A little further down and I was out of the full sun and in the shade for a bit. Much better. And there was a cardinal larkspur — I hadn’t noticed them until later in the race, but they were right here, and the buds were almost open too. I think larkspurs are beautiful. And I think cardinal larkspurs are just weird because all larkspurs are blue.

I can pay a lot more attention when I go at a leisurely pace.

Off on the right was a strange little shrub with small rose-like flowers. I still can’t identify it.

Here was a tiny yucca flower spike. No rosette of spines attached to it, and only a very short spike (perhaps 3feet high as opposed to the 10foot giants most plants put up). I wondered what was sending up the bloom, and why it had bothered? I don’t think I’ve ever noticed one like this before…

The road heads across a canyon with a canopy of oaks, and on the right I see a pitcher sage. But as I look closely I realize that it has blue flowers, not white. It looks like a pitcher sage… I touch it, and sniff, yes, definite mint smell. At home I discover there’s a rare species with blue flowers and a strong smell, called fragrant pitcher sage. Always fun to identify something new.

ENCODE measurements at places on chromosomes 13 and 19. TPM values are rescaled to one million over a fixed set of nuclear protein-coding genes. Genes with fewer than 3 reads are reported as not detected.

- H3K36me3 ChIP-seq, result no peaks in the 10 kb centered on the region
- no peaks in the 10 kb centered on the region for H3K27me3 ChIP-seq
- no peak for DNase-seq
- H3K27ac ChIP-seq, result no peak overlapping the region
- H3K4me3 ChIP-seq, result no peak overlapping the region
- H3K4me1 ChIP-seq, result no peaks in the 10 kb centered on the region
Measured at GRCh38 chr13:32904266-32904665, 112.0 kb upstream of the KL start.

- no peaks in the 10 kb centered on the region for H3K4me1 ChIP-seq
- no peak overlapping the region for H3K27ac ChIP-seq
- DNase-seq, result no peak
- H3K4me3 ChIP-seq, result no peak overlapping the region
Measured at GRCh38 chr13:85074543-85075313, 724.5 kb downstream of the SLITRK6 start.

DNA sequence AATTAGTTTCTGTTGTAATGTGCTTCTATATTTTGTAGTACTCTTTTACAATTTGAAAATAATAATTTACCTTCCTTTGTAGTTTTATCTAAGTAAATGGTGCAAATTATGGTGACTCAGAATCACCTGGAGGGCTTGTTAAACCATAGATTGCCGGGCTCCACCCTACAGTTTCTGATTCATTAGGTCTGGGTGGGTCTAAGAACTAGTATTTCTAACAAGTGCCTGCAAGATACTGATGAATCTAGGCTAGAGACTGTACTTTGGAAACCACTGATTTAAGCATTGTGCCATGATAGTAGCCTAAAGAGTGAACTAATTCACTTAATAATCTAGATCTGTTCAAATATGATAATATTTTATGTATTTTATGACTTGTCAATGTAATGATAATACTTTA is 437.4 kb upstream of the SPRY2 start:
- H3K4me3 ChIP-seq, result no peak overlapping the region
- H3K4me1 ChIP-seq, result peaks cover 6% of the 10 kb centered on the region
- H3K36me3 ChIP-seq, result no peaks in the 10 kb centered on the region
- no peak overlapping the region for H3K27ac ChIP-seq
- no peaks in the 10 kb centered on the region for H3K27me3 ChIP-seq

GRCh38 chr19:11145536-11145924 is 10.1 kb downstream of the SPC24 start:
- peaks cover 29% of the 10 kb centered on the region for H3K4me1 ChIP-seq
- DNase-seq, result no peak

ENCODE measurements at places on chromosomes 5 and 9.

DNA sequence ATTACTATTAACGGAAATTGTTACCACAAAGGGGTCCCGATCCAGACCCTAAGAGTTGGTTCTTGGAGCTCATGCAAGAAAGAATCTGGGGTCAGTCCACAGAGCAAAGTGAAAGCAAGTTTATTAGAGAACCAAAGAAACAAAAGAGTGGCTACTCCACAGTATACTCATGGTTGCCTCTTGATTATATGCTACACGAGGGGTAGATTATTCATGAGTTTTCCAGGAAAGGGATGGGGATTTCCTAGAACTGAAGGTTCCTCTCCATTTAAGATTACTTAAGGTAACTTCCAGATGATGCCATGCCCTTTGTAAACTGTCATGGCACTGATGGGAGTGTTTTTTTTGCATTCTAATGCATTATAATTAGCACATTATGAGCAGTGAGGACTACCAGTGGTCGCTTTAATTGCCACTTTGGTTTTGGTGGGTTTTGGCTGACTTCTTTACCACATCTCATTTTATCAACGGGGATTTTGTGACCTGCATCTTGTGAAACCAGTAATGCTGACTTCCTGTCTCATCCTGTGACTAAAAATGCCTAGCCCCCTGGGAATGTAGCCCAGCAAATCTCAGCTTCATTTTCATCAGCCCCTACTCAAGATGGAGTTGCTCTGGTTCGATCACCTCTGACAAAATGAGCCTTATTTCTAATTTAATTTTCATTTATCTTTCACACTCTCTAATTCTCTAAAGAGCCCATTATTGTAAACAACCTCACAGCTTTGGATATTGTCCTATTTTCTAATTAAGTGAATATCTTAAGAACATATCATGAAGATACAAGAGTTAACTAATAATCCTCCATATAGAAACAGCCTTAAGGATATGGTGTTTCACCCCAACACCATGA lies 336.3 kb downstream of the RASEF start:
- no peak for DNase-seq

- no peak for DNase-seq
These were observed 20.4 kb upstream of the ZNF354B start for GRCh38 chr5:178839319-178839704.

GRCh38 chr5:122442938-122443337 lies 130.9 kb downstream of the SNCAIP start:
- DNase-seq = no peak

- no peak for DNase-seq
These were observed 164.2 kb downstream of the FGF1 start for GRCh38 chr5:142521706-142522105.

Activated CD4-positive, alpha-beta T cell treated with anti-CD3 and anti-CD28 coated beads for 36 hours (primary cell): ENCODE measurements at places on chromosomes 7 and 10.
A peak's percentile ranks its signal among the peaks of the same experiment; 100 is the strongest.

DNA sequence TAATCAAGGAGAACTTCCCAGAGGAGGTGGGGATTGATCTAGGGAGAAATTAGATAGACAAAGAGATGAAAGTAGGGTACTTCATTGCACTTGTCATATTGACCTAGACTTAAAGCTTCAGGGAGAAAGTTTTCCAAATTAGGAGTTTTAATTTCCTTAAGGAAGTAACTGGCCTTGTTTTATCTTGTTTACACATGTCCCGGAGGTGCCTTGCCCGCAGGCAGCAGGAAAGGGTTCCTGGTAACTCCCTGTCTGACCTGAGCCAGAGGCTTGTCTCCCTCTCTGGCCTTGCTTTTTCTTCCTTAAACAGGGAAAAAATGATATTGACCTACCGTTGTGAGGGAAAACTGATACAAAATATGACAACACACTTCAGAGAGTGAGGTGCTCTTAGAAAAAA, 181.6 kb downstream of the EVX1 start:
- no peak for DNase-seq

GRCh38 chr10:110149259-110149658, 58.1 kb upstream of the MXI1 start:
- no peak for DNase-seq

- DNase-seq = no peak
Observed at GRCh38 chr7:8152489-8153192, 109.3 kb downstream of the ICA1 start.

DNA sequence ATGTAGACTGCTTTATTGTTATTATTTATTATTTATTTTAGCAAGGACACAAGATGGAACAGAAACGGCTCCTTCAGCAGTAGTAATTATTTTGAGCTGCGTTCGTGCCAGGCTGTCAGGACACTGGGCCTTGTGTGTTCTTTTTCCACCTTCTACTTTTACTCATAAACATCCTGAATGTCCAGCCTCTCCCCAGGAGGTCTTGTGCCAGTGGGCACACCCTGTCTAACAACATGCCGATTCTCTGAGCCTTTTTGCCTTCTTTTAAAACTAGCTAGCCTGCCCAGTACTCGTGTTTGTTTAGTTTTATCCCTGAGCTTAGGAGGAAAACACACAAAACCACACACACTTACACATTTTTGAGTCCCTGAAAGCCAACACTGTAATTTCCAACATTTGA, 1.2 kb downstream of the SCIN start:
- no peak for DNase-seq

It looks as though I’m almost down to the fog layer now

I spend some time watching a ladybug crawl around a lupine bloom. Now I think of each lupine flower as a fairly small thing, but to the ladybug… it’s as big as she is. They are supposed to be pest eaters, but I see nothing on this lupine to warrant the attention she is giving it (and there’s another on the next lupine, so there must be something interesting here).

Hah. Some of the holly leaved cherries have got green fruit on them.

And I failed to notice the golden stars here during the race.

It looks very much as though the fog is dissipating now that I’m almost in it. Now that’s annoying. Still, it seems cooler here than it did when I started. And there’s a little dew on the grass when I brush my hands against it.

Oh well.